White-tailed Eagles have successfully hatched chicks across four counties in Ireland. Eight pairs of White-tailed Eagles have nested and laid eggs with five nests successfully hatching chicks in counties Clare, Cork, Galway and Kerry. In the last few weeks’ chicks hatched in nests on Lough Derg at Mountshannon, Co. Clare, at Glengarriff in West Cork, and in Killarney National Park, Co. Kerry. Pairs also successfully hatched chicks at a nest in Co. Galway for the first time and at another site in Kerry. Three other pairs nesting in Kerry failed to hatch successfully. Interestingly two of these “pairs” were made up of trios: two males and a single female at one site and two females and a male at another, both in Kerry!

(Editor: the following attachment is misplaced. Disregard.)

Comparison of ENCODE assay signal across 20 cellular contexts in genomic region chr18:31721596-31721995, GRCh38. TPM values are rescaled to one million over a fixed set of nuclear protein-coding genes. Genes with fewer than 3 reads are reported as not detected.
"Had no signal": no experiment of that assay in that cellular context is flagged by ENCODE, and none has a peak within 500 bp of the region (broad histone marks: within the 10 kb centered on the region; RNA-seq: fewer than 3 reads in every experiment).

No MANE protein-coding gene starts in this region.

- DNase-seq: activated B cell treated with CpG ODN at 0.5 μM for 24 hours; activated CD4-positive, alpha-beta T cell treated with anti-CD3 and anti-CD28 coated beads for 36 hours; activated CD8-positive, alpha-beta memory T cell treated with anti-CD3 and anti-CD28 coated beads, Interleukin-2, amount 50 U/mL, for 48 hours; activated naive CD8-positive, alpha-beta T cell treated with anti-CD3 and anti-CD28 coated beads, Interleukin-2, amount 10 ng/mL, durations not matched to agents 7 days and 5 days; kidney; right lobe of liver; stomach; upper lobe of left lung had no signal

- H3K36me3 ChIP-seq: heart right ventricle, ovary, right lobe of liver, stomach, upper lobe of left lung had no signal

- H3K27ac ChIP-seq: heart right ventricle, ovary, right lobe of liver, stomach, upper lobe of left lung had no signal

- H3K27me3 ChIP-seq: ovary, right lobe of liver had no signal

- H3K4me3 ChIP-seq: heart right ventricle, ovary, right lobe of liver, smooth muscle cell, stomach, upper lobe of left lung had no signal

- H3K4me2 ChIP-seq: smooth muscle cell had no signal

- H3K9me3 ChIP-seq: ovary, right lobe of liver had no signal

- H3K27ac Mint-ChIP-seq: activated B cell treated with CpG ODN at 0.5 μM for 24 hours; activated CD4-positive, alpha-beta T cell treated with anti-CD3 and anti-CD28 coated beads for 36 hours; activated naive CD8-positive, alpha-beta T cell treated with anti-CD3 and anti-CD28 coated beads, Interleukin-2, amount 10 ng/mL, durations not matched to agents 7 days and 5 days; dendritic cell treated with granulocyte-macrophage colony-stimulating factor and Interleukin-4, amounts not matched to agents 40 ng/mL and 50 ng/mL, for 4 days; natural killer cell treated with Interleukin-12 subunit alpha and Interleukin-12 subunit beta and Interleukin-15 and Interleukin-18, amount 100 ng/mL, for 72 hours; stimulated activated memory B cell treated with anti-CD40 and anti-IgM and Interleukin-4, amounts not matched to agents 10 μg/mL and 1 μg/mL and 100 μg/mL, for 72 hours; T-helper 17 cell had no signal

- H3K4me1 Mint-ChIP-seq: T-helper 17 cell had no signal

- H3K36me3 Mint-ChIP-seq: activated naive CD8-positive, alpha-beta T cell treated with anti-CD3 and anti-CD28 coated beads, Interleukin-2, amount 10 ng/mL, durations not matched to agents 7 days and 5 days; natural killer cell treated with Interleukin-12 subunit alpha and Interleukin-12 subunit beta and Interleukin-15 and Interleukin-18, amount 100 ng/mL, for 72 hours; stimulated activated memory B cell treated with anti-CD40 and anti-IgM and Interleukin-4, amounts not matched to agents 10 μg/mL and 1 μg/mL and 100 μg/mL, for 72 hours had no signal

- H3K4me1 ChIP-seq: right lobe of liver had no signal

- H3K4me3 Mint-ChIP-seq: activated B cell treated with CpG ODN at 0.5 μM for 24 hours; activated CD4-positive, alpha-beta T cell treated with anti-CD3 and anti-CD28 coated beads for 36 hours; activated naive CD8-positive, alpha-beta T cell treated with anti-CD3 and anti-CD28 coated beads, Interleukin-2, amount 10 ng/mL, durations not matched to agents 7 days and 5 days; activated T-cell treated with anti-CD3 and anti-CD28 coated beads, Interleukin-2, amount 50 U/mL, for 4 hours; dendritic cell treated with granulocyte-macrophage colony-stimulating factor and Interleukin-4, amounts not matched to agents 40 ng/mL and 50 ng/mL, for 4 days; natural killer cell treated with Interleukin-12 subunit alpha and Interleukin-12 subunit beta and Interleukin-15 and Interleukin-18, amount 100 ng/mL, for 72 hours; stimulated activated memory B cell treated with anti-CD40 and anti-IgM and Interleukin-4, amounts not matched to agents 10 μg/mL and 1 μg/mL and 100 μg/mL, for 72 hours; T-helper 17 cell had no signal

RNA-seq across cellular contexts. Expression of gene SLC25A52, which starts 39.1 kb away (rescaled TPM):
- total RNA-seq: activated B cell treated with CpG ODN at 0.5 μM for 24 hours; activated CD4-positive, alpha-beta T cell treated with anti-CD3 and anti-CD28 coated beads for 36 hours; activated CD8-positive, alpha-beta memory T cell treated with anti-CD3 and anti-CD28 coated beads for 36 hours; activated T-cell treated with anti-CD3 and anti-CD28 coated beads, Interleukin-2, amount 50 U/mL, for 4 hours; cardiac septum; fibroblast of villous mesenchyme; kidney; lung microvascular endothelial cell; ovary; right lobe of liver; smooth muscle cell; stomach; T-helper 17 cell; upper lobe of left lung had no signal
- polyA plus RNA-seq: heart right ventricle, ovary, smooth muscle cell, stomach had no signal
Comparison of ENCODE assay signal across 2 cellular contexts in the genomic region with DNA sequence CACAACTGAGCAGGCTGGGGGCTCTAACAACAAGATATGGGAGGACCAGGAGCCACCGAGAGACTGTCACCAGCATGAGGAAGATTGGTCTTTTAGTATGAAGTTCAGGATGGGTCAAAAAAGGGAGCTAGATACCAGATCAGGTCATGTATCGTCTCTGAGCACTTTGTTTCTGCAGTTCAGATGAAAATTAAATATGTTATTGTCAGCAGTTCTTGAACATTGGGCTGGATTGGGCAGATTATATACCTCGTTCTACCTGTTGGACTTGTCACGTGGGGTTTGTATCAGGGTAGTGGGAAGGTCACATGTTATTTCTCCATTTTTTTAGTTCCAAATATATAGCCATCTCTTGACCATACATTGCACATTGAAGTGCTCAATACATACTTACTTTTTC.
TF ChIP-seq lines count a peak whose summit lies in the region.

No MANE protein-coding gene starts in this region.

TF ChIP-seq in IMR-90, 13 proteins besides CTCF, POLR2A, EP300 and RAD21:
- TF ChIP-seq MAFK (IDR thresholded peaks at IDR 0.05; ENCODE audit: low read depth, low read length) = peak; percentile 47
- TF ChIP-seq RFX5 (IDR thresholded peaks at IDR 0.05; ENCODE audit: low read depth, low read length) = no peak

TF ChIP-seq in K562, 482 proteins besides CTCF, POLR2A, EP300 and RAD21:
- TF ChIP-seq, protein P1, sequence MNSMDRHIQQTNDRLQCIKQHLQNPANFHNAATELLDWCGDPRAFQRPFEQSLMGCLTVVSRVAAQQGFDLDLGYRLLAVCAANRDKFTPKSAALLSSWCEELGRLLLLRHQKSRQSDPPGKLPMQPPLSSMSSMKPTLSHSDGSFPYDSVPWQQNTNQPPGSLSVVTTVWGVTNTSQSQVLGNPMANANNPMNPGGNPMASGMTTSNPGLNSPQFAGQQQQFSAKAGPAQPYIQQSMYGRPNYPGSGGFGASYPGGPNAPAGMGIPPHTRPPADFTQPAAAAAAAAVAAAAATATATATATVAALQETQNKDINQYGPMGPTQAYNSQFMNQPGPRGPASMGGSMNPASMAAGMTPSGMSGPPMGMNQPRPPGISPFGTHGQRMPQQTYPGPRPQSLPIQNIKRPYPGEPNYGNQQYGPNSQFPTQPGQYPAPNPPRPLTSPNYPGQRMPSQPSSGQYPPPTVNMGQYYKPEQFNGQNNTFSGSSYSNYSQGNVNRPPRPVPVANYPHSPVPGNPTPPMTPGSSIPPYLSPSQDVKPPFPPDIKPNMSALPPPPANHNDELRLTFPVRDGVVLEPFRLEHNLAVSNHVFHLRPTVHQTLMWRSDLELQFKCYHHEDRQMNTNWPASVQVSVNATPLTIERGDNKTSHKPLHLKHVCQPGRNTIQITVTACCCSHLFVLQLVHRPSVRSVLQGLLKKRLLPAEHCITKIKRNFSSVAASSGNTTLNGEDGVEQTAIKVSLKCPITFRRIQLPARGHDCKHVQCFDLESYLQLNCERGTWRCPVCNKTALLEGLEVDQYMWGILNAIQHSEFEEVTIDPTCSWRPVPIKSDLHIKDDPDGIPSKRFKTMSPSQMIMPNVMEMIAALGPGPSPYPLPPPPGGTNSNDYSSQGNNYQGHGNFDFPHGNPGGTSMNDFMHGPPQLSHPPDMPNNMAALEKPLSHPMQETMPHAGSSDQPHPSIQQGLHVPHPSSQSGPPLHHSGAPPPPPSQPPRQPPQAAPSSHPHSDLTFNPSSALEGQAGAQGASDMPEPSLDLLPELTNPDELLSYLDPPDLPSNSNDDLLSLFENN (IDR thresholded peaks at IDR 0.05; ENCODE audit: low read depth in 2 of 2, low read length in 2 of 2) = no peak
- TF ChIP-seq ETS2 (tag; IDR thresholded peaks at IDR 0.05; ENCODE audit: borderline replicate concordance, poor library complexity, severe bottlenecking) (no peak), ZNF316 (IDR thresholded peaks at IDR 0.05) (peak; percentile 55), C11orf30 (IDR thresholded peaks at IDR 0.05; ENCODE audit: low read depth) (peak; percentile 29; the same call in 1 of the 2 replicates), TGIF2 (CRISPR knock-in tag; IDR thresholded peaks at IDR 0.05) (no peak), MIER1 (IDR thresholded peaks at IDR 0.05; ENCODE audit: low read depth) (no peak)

The first nest to hatch young in 2015 was at Glengarriff, Co. Cork, in mid-April with fledging (its first flight) expected in early July (11-12 weeks old). Later in April a pair was confirmed to have hatched chicks at their usual nest site on Lough Derg, near Mountshannon, Co Clare. This pair created history in 2013 when they reared the first chicks to fly from a nest in Ireland in over 100 years. The pair also reared the only chick to successfully fledge from a nest in 2014. The pair resident on the Lakes of Killarney in Killarney National Park hatched a chick in early May. Encouragingly two other pairs, one in Galway and another in Kerry both hatched chicks for the first time.